Valleau, VanDeven & Massie
A Great Dentist

Frequently Asked Questions (FAQs)

How can we help you?

We understand that you may have (a lot!) of questions about your child's oral health. Here is a list of our most frequently asked questions (FAQs). If your question is not on the list or is not fully answered here, please do not hesitate to contact our office to speak with one of our team members who will gladly and comprehensively answer any of your questions. 

Other

The simple answer is yes (it can be). Fruit juices (orange, apple, grape, etc.) do contain vitamin C, calcium (added typically), and water, which do offer some health benefits. However, there is a lot of sugar in juice. Even juice that is considered “100% juice” or “not from concentrate” contain high levels of sugar (some of which is added…yes, that happens in 100% juice). Our recommendation would be to cut out juice all together or allow your child to have one glass of juice (8 oz.) per day, given at meal time.

Studies show that sugars ingested during the course of a meal are less harmful to our teeth due to the protective benefits offered by the mechanical forces from chewing and saliva stimulation.

Key Point 1: Whole fruit is better for your child than juice. Not only do most whole fruits offer fiber and other minerals that most juices do not contain, there are no added sugars. Fruit, itself, does contain fructose, a complex sugar composed of sucrose and glucose. However, fructose isn’t as easily utilized by MS (although it can be used nonetheless).

Another very common question we are asked by parents! Children start to get their permanent teeth on average around age 6. While those new front incisors are coming in the front of the mouth, the rest of the mouth is filled with milky-white baby teeth. It is generally the contrast of normal appearing permanent incisors (which are typically more yellow than the baby teeth) up against the very white baby teeth that makes the new permanent teeth appear slightly more yellow. The contrast becomes less and less as the baby teeth continue to fall out. Eventually, a natural-appearing, beautiful smile will take place and you will wonder how your child grew up so fast!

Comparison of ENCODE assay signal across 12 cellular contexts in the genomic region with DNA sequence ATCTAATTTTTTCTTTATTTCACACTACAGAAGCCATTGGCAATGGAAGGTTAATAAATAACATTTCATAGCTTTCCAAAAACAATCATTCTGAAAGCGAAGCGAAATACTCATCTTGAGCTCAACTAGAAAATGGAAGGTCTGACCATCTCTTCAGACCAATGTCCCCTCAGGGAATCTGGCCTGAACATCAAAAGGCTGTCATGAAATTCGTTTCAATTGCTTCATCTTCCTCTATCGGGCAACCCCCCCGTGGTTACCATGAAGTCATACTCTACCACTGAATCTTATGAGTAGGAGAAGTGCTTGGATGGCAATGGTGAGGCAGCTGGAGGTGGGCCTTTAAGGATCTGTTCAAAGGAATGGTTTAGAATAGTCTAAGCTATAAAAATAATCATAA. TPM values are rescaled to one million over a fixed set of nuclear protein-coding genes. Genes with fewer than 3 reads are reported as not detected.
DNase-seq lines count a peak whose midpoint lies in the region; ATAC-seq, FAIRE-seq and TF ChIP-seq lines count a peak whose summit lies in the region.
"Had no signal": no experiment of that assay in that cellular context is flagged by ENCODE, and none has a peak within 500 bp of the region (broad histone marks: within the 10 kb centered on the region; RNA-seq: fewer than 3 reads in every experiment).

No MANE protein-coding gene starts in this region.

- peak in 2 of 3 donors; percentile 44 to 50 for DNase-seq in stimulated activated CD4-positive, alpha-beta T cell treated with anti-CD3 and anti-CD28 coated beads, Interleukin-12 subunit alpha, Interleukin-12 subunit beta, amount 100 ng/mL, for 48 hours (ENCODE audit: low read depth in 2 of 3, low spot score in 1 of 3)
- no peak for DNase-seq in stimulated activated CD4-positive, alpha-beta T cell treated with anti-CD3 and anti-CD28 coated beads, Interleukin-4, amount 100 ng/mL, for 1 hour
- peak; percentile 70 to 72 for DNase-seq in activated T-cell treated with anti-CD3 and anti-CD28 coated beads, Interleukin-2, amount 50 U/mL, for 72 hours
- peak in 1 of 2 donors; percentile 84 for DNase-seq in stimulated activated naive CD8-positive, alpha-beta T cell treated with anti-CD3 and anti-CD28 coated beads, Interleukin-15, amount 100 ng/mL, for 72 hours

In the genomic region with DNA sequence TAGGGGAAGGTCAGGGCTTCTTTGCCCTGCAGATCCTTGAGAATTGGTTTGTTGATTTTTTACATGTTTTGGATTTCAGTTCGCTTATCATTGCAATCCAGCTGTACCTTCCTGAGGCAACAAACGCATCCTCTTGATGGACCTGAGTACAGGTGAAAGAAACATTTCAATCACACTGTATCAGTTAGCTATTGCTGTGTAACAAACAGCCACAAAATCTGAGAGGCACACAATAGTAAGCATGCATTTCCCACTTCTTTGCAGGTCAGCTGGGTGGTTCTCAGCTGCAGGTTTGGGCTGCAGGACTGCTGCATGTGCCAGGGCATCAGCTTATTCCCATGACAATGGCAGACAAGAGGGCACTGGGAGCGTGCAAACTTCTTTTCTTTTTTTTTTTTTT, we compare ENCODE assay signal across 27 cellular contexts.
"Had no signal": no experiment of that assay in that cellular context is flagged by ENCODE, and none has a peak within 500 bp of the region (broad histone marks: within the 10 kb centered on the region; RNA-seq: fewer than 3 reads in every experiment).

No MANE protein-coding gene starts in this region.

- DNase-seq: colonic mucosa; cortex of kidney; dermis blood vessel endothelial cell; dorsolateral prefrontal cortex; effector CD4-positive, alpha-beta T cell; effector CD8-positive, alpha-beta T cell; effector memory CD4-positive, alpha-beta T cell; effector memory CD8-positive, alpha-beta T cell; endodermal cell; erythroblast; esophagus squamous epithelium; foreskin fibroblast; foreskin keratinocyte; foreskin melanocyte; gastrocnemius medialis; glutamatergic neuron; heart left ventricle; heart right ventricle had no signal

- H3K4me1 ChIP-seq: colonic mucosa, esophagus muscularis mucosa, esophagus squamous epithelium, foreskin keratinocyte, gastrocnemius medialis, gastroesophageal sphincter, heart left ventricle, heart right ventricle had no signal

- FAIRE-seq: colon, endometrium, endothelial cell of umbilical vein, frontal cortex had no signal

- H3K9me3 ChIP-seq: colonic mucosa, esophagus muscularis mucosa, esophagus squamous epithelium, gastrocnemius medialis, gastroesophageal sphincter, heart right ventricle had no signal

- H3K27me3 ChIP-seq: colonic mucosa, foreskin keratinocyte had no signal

In general, the primary (or baby teeth) are the space holders for the eruption of the permanent teeth. However, it does happen that sometimes a permanent tooth will not exactly follow the path of the baby tooth it is supposed to replace and may come in either in front or behind a baby tooth. This condition is relatively common and is not as much concerning (ie urgent) when it happens on the bottom teeth as when it happens on the top. Please call our office to set up an evaluation if a permanent tooth is erupting in front or behind a baby tooth on your child's top row of teeth. 

Bruxism, defined as the habitual nonfunctional forceful contact between chewing tooth surfaces, can occur while awake or asleep. It is one of the most common questions asked of our doctors. In general, do not worry if your child or infant grinds his/her teeth. It is a relatively normal thing for children to do and evidence suggests that juvenile bruxism (grinding) is a selflimiting condition that does not progress to adult bruxism. 

However, if tooth grinding is also associated with restless sleep, open mouth breathing, snoring and/or bed wetting, it can be a sign of an airway issue (ie. sleep apnea). Please discuss with our doctors if you have any concerns regarding your child and his/her tooth grinding.